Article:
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Part motorcycle, part bike: electric invention gives users efficient mobility in Halifax

Michael Uhlarik works on one of his SURU e-bicycles at his home in Hubbards on Tuesday morning. SURU recently received $50,000 in funding and business guidance through Innovacorp's Spark Innovation Challenge. 
RYAN TAPLIN •THE CHRONICLE HERALD
Michael Uhlarik works on one of his SURU e-bicycles at his home in Hubbards on Tuesday morning. SURU recently received $50,000 in funding and business guidance through Innovacorp's Spark Innovation Challenge. RYAN TAPLIN •THE CHRONICLE HERALD

The fun part is over and now Michael Uhlarik is finally immersed in unknown territory: thebusiness of selling his electric bike invention.

Although the Suru is a hybrid, part motorcycle, part bicycle, he’s well aware that those riders won’t be lining up for his product.

“Both of them will hate it,” he said with a laugh during a phone conversation from his Hubbards home/workshop on Monday. “Bicyclists are a purist sort, generally speaking. They won’t give their bike up for anything. Motorcyclists will say, ‘What, it’s top speed is only 33 kilometres an hour? No way.

“But that’s not who we’re zeroing in on. Someone who drives a Suru is a person who lives in a city that drives a car everywhere and sometimes pointlessly.

“In a Halifax context, if you live in the north end, there’s nowhere your Suru can’t take you. You want to see a movie in Bayers Lake, hop on your Suru and go and you’ll get there quicker than in your car.”

It’s been three years in the making for the father of two to get here. The man who invented the Amarok, the first electric racing motorcycle, is a month in to what he calls the hardest part of the venture.

“The innovation comes easy, that’s what I do. Making it wasn’t a huge issue. It took less than 10 days to raise the initial money we needed.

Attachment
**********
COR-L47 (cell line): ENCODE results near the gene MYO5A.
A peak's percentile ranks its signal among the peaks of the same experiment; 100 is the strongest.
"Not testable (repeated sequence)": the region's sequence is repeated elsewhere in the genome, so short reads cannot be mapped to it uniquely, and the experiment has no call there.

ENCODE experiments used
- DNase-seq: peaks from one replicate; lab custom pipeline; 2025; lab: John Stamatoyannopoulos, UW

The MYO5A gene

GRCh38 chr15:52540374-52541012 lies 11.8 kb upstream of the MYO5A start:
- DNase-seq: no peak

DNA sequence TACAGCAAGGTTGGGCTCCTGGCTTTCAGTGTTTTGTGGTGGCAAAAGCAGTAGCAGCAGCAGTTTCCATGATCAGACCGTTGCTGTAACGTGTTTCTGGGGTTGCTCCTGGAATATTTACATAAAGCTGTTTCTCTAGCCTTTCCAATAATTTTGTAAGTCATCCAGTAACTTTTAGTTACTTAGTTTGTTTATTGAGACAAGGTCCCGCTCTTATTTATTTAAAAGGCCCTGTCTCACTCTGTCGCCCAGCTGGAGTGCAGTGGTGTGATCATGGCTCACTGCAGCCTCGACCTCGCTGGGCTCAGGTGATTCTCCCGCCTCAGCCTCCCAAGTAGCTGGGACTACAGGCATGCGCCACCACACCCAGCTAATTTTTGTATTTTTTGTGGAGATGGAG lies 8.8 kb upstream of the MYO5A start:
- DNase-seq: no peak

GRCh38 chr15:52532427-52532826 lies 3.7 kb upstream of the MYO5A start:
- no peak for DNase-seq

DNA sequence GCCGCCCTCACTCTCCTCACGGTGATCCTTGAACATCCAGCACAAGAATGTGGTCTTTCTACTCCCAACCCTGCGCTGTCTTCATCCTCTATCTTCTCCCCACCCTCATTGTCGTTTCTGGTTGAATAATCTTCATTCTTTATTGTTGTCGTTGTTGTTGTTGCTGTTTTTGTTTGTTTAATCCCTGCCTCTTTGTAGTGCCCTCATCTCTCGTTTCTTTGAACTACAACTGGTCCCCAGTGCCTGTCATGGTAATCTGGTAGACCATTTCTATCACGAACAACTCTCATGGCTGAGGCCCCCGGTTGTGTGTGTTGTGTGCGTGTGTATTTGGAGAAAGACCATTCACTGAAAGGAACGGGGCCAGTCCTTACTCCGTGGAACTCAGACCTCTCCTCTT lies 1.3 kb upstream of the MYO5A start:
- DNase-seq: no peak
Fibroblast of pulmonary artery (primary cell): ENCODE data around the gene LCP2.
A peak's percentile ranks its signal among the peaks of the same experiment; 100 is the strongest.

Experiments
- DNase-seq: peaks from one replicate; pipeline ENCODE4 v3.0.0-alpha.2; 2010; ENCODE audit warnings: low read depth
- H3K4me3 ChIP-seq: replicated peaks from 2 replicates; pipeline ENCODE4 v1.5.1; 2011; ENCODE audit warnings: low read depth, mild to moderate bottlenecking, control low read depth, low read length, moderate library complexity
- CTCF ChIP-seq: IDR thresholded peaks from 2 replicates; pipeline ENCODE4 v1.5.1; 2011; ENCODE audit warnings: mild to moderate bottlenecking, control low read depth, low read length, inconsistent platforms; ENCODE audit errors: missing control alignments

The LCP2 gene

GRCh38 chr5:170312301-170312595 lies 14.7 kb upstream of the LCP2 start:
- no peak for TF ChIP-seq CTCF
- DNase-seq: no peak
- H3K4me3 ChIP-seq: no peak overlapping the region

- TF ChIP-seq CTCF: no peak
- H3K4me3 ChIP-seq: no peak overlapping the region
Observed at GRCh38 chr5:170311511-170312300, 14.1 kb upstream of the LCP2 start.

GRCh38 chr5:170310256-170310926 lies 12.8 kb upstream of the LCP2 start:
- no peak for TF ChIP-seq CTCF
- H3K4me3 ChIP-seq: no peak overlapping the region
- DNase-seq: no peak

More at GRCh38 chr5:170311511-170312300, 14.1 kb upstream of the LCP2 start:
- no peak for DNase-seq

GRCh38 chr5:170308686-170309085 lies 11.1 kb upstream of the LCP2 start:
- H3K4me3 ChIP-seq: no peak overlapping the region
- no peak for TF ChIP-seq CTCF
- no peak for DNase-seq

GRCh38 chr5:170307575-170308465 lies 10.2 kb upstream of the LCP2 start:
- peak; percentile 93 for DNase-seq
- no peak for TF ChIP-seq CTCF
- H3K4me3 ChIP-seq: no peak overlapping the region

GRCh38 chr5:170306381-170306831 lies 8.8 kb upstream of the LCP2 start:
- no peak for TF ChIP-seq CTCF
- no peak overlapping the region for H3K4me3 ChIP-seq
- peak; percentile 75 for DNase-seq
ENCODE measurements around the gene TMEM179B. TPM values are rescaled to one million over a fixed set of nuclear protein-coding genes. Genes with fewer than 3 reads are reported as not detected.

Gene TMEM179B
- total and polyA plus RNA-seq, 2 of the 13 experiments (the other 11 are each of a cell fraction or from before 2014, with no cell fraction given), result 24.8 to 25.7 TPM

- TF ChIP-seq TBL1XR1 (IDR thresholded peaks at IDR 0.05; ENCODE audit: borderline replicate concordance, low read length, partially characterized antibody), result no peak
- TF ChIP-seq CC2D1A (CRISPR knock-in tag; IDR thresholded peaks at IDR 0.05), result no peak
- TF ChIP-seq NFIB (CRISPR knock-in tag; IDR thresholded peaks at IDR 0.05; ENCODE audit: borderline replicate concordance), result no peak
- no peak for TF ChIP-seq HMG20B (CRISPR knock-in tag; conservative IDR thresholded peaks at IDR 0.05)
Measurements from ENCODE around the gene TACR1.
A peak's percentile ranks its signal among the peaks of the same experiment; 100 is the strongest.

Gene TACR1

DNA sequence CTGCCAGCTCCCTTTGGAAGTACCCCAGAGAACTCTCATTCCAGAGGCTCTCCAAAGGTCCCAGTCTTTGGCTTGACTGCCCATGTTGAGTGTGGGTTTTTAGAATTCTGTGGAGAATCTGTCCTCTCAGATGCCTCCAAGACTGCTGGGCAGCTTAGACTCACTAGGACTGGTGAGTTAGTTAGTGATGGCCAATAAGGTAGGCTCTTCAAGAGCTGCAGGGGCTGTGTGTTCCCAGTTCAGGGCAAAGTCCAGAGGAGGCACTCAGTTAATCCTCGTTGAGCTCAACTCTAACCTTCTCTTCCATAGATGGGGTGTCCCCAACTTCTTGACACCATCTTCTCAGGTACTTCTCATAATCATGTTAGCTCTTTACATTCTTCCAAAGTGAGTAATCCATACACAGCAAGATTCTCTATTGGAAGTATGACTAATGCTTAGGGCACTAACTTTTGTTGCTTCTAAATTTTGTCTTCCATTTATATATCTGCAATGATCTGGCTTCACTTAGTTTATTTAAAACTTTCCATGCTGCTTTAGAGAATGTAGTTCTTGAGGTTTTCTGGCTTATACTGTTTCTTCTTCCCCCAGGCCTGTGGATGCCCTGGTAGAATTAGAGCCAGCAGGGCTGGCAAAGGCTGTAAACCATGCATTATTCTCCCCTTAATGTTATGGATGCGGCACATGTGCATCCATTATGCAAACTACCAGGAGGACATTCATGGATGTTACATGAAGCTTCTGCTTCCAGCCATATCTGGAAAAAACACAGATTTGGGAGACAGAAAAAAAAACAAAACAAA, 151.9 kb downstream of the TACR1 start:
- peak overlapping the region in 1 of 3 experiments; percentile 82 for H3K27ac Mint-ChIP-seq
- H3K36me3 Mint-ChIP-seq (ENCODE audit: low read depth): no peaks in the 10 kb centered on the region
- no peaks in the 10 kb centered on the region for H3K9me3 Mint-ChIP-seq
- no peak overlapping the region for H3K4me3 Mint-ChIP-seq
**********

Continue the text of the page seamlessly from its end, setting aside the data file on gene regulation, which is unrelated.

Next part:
“I have to sell it now and I have to find peoplewho want it. For people like me who have spent

their lives devoted to research and design, this is not what we were meant to do. Business development and sales, these are strange parallel universes. How do I introduce it to as many people as possible?”

Winning the $50,000 Spark Innovation Challenge by coming out on top of a field of 136 Nova Scotia startups earlier this month, has helped. The Innovacorp and Atlantic Canada Opportunities Agency partnership has essentially replenished his company’s dwindling bank account and opened up new potential markets.

“It’s basically pushed us ahead a year. But we’re gradually getting more media, building a head of steam.”

His team of four partners will be relocating to a new production location in Dartmouth. Though people can order a bike that retails at $3,900 from their webpage, Suru will manufacture in bulk with an immediate capacity to build five to 10 bikes a week. That means their focus for now is marketing to municipalities and bike-tour operations.

“E-bikes are the fastest growing transportation in the world. It’s a tough, stylish bike, no welding went into it at all. It’s a perfect answer to city congestion. It’s also an environmentally friendly vehicle that gives city people the ease and affordability to make local trips at a reasonable cost.”

His goals are realistic. He’ll be hitting the road soon to attend various trade shows across the country.

“Call me in a month. Ask me then what my sales targets are.

“But ultimately I want to build something I canpass on to my kids. Build

a manufacturing business in Nova Scotia. The world needs reliable, smart transportation.”

 

 

-Andrew Rankin

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